People who knew her then described her as charismatic and sometimes ornery. “There are two sides of Jen — there’s sober Jen and drunk Jen,” said Brentt Van Wagner, 39, who was homeless for two dozen years until recently. When intoxicated, Ms. Livovich was “angry,” he said. “She puts her foot down a lot. Commanding — we’re going to do this, and we’re going to do it this way.” He added, “She’s a good person. She’s got a good heart.”
From 2014 to 2016, Ms. Livovich received 51 citations, spent 266 nights in jail and was “hauled to detox 72 times,” she said. Some detentions “saved my life,” she said, because she stopped drinking for a few days.
In December 2016, after a scare from frostbite, she entered sober transitional living, spent 18 months in recovery and enrolled at Colorado State University, where she earned a bachelor’s degree in human services. She was placed into housing in Boulder through a state voucher program. In October 2018, she started collecting socks to give to the homeless.
In late 2020 that effort grew into Feet Forward, whose mission expanded to provide food and other staples. It coordinated with Boulder County to provide clean needles and other harm reduction supplies, soliciting items from donors and obtaining a shuttle bus to provide mobile outreach services.
“She has a wealth of knowledge of working with people in trenches around the homeless,” said Michael Dougherty, the Boulder County district attorney, who said he has had multiple conversations with Ms. Livovich over the years.
Her manner could be direct. “She’s good at calling everybody out in the room who thinks they know better,” said Molly East, executive director of Focused Reentry, a nonprofit that helps people transition from incarceration to society. “Her lived experience is fundamental to solving things.”
A familiar story
Last spring, after Ms. Livovich withdrew from the lawsuit, she asked the board of Feet Forward to do the same. When they declined, she asked the board members to resign so that she could replace them. Only one — Ms. Duran, the former assistant city manager — did so.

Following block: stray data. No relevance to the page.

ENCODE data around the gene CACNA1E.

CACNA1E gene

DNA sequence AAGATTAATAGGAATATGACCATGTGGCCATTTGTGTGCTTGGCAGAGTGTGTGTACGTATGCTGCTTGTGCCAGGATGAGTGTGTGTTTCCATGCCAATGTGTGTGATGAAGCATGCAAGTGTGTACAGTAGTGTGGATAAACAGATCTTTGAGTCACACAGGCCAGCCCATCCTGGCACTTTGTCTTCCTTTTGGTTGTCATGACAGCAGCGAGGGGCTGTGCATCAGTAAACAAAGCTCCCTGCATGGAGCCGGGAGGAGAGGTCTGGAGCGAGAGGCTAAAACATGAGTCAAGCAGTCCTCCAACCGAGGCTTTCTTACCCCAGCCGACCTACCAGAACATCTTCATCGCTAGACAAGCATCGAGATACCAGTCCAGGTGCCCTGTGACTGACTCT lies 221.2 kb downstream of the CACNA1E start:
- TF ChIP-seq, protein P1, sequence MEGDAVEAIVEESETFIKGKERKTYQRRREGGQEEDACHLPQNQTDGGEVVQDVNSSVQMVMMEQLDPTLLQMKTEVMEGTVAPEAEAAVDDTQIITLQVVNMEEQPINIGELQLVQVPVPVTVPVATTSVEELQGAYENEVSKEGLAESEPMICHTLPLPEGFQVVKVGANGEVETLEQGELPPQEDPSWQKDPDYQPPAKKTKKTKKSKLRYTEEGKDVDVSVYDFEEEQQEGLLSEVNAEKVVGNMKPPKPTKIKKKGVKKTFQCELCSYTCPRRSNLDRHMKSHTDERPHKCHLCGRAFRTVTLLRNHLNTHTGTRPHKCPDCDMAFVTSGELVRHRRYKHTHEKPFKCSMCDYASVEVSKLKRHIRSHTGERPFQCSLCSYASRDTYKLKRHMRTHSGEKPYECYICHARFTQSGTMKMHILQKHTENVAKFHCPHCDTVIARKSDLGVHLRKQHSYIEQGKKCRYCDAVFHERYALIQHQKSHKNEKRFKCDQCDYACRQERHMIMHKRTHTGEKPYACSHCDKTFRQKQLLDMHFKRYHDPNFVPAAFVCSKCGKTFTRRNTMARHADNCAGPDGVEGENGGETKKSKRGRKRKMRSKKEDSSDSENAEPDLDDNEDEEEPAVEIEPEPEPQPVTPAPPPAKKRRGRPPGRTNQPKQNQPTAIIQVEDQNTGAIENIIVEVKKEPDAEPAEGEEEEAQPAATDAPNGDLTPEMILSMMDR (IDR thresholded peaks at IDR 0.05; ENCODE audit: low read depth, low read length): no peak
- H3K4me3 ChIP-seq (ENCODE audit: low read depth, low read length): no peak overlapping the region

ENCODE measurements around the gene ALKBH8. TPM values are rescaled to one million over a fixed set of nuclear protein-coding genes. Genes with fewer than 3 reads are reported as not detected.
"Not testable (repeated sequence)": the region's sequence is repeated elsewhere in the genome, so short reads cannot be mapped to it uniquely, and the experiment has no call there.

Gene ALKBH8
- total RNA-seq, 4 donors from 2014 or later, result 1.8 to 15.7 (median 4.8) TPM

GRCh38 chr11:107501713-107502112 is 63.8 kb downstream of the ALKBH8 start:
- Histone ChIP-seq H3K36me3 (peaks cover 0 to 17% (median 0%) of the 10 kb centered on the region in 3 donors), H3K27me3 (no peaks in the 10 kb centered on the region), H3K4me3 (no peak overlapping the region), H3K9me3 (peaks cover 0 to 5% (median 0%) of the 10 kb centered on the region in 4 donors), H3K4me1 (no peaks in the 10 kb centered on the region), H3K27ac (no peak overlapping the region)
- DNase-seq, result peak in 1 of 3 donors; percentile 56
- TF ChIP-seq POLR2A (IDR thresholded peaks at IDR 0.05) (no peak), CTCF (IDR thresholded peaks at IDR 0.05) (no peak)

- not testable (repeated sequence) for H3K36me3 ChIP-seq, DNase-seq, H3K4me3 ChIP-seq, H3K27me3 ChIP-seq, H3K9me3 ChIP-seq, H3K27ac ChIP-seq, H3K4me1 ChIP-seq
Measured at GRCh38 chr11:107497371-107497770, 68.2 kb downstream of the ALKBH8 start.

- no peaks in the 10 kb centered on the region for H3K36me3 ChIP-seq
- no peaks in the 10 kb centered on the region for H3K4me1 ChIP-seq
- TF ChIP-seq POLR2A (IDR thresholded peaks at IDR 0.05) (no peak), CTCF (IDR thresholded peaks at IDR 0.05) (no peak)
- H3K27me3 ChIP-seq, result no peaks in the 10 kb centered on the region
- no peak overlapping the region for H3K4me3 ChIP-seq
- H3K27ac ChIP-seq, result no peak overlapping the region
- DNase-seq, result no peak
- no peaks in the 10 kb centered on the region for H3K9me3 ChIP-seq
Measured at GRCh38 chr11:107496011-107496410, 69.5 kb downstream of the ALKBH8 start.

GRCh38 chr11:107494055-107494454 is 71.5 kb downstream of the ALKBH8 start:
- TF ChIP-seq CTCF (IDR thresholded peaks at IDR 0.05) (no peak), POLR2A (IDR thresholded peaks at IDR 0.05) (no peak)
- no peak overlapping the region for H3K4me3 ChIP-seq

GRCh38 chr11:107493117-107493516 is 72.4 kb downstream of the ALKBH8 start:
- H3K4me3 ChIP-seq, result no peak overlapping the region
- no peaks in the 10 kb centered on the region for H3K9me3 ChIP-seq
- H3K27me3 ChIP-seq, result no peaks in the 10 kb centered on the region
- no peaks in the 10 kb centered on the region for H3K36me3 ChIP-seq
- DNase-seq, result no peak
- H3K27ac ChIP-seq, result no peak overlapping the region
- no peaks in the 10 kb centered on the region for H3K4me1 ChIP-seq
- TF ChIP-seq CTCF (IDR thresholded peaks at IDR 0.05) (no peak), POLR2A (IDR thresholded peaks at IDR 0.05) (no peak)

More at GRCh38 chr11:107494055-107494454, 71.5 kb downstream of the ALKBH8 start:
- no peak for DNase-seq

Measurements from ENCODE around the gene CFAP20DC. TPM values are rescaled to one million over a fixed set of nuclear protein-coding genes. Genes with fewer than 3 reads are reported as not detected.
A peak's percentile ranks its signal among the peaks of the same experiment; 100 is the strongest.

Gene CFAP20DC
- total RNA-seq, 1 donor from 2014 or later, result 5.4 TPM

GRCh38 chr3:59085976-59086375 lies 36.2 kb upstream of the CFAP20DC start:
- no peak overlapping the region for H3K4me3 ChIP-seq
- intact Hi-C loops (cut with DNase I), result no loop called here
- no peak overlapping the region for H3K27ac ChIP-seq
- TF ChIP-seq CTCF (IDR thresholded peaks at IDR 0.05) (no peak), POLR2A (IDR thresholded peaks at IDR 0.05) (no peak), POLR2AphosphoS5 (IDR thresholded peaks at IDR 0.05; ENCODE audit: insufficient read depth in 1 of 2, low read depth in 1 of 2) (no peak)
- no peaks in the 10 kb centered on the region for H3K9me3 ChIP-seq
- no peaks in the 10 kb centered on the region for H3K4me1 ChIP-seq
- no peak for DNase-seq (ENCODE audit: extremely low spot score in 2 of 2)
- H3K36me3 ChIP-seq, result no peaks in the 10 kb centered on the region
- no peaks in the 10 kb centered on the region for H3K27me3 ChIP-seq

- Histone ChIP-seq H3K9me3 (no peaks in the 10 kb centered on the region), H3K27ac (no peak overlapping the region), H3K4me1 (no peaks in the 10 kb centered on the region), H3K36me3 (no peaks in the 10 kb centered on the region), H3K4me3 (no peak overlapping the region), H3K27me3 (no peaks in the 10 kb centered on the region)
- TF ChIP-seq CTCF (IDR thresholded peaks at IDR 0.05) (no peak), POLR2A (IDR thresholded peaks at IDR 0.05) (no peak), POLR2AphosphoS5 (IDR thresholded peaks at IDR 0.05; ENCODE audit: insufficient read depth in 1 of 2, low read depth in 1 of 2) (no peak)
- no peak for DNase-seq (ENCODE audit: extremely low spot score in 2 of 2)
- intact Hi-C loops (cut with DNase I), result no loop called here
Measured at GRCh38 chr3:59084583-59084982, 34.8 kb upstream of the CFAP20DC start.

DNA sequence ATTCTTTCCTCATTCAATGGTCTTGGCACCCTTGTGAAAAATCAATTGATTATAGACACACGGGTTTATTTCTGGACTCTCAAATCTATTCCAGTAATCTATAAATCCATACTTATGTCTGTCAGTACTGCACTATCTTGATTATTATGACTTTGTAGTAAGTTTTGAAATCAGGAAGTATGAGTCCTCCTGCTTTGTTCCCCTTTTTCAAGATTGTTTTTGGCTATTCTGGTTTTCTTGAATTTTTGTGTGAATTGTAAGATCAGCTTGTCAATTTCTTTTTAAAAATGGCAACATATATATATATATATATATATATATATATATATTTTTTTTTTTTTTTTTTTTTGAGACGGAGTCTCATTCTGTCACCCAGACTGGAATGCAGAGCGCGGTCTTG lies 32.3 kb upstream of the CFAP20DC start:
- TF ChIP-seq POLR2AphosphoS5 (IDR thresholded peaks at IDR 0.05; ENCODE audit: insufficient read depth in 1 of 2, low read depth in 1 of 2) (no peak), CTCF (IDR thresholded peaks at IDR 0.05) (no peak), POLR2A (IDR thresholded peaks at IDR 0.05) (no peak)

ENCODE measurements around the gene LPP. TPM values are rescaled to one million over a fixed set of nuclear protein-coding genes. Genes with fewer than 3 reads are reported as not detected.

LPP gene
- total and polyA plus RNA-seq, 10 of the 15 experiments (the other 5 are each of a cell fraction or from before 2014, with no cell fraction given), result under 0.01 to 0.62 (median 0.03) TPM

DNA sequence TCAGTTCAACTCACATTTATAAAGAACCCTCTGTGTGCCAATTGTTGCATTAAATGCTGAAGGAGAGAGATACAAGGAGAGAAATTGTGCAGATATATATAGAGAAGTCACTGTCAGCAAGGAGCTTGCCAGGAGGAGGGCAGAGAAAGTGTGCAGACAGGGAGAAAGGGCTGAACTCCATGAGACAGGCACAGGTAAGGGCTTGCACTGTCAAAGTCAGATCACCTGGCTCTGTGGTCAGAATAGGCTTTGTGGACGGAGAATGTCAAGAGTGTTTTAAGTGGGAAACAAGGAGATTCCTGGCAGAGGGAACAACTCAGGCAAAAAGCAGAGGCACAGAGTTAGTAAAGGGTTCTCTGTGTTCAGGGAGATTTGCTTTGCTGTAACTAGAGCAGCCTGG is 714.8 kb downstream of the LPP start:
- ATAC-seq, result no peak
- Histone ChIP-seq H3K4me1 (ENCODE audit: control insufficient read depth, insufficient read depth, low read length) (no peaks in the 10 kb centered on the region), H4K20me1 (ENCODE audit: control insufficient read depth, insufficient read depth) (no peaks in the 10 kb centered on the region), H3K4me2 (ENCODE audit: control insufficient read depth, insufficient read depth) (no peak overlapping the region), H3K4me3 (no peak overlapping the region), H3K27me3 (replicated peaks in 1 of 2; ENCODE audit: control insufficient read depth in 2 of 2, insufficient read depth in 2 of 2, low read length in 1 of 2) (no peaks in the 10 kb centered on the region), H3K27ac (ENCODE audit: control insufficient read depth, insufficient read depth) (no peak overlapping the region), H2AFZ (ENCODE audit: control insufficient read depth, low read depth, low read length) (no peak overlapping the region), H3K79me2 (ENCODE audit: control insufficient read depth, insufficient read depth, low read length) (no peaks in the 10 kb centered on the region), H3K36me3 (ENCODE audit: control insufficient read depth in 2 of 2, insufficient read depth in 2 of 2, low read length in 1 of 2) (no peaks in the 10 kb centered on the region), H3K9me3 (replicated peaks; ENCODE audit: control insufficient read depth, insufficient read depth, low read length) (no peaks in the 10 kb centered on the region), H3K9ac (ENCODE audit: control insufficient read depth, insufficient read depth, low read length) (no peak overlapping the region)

“Jen kept raising the issue and saying, ‘This isn’t right. I don’t want to be involved,’” Ms. Duran said. In the end, Ms. Livovich herself resigned, to follow her own “moral compass,” she said.
Darren O’Connor, a board member, sent an email to Feet Forward volunteers. “The board was saddened to receive this resignation,” he wrote, adding, “It was important for Feet Forward to remain as a named plaintiff, as deciding to withdraw would require dismissal of the lawsuit.” Later, Mr. O’Connor said, the board learned that the lawsuit could have proceeded even if the nonprofit had dropped out.
In August, when Ms. Livovich marshaled supplies to give to the homeless, she did so under the aegis of a new nonprofit, Street Scape, that she hoped would give her and her team a platform to continue helping.
Ten days later, Ms. Livovich started drinking. Over the next week, her drinking was intermittent but consistent. She sat in a recliner in her apartment sipping 100-proof peppermint schnapps from the bottle or a tumbler, her laptop and cigarettes nearby.
This was not her first relapse, she said, but she had been largely sober for four years until the troubles started over the lawsuit. “I was so devastated,” she said. After resigning from Feet Forward, she relapsed badly, went into rehab and got sober again, briefly.
“The one thing that I had is gone,” she said, her voice slurring, eyes heavy. She had developed a mission and organization, and felt it had been taken from her. “I don’t have a place,” she said.
Friends, including local officials, checked in to remind her that she played a vital role in the community. With their support, Ms. Livovich found her way into a detox program and then started intensive work through Alcoholics Anonymous, aiming to attend 30 meetings in 30 days. Soon she was sober and “fighting for my life,” she said in a text. “Root for me.”
While she was in detox, she overheard soon-to-be-released substance users on a phone in the public area desperately calling around to find placement in long-term clinics but coming up empty. She worried for them. “The moments for recovery are fleeting,” she said. Some people may lose motivation. “And where are they going?” she said. “They’re going back to the park.”
As the weeks went by, Ms. Livovich struggled to find a Medicaid-supported therapist and a clinician to prescribe drugs for depression and anxiety, and those that might help reduce her alcohol cravings. She said there were not enough treatment options and she couldn’t find help. She made it 64 days sober, and then she relapsed again just before Thanksgiving. A few days after the holiday, she fell in her apartment, hit her head and cut the inside of her mouth, leading to an emergency room visit. Friends got her back into detox. One of them, a physician, pulled some strings and got her an appointment with a therapist and a clinician during the first week of December.
“Look at how difficult it has been for me to get treatment, and I’m relatively well connected,” Ms. Livovich said. “Imagine what it looks like for somebody who knows nobody but other guys that are getting high in the park.”